Confession: I’d not heard of Ian Hunter before this promo dropped onto my desk. Then I read the blurb and found that he’d fronted Mott The Hoople and gone on to a successful solo career afterwards. On the evidence of even a first listen to Fingers Crossed, I can see why. It’s quite simply wonderful.
Edged with blues and vibrant guitars this is a great collection of toe-tappers which still manage to maintain that 70’s feel. Hunter’s vocals are just the right kind of throaty and, especially during second track “Dandy” – dedicated to and about David Bowie – there’s definitely a memory of “Roll Away The Stone” present. Bowie produced Mott The Hoople’s All The Young Dudes album and this song is a wonderful way of paying tribute.
All of the tracks have some kind of story or meaning. “Morpheus” tells of the Greek god who could mimic humans and shape their dreams. “Bow Street Runners” is historical, about the first police force. “Ghosts” harks back to Hunter being invited to jam in the legendary Sun Studios, Memphis. Each song takes these ideas and wraps them up in the perfect musical coating.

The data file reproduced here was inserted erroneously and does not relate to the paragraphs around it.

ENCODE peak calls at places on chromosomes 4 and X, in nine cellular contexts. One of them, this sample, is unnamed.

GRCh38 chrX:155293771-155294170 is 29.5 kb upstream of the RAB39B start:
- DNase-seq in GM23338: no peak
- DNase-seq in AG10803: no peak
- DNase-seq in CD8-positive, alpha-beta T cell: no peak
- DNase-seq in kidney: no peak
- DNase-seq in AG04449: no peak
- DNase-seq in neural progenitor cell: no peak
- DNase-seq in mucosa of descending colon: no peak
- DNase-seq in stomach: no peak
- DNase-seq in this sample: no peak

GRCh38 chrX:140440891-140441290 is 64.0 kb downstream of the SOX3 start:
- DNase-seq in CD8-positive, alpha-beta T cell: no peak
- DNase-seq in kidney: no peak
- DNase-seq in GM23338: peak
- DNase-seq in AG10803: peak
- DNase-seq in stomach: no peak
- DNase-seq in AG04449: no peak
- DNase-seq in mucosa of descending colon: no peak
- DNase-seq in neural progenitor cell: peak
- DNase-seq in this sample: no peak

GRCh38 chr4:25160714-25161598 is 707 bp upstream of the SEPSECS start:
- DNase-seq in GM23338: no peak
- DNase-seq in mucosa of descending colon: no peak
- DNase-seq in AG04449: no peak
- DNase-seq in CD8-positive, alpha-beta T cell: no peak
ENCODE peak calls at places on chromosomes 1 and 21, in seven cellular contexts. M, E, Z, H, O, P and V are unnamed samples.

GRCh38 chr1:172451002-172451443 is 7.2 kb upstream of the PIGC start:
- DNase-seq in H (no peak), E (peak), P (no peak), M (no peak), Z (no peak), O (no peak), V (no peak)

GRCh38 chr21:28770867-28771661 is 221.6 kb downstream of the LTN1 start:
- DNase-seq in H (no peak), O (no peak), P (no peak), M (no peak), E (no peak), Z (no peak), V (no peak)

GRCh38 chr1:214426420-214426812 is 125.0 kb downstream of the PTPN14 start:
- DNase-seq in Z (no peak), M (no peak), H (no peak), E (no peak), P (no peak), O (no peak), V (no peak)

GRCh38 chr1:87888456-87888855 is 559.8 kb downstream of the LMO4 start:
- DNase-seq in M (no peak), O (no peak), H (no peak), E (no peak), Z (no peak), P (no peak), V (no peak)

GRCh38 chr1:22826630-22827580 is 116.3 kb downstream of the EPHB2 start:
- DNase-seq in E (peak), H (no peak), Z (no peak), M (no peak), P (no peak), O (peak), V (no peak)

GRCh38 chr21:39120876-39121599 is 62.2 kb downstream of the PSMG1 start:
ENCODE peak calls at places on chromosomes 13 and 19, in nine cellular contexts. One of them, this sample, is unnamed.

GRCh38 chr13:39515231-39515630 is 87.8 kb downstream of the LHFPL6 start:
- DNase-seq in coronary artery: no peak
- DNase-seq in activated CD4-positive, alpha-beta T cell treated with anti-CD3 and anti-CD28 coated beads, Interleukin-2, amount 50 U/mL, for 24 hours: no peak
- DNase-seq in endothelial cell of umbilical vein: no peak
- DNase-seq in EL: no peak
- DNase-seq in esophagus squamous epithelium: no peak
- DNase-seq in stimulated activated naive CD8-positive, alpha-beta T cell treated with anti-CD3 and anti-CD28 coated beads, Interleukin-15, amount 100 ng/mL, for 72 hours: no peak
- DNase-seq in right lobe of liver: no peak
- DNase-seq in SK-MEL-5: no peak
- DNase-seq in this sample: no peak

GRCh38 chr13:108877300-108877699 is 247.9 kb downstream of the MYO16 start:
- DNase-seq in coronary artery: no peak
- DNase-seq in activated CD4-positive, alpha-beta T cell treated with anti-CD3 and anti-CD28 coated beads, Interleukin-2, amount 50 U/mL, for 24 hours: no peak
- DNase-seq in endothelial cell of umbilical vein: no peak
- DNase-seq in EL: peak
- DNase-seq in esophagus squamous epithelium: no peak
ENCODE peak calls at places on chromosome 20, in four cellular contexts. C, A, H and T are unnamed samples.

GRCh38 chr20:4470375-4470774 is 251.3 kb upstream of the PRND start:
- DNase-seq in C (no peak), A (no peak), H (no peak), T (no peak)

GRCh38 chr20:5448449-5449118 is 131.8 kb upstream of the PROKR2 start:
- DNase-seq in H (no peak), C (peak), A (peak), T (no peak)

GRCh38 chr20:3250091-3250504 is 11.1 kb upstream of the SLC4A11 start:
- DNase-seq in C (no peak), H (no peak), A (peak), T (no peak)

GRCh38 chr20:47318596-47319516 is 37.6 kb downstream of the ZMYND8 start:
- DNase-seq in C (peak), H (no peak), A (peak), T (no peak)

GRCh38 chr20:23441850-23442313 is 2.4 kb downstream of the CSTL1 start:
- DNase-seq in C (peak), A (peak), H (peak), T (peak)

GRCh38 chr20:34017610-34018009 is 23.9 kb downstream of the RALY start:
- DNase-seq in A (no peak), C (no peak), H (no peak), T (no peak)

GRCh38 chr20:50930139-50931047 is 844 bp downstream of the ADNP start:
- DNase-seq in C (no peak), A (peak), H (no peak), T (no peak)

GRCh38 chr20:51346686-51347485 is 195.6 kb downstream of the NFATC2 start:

The whole album is uplifting and dreamy. The backing vocals accompanying Hunter’s help carry him, not smother. Tunes vary from the ethereal “Memphis” to “You Can’t Live in the Past” with its mild reggae influence; the rocking “White House” to the heartbreaking title track.
Even though it’s a new release, it brings back memories of sitting on one of the big comfy chairs in the house I grew up in, listening to albums from my dad’s vinyl collection through big earphones. If you’re looking for an album to relax to, then I can’t recommend Fingers Crossed highly enough.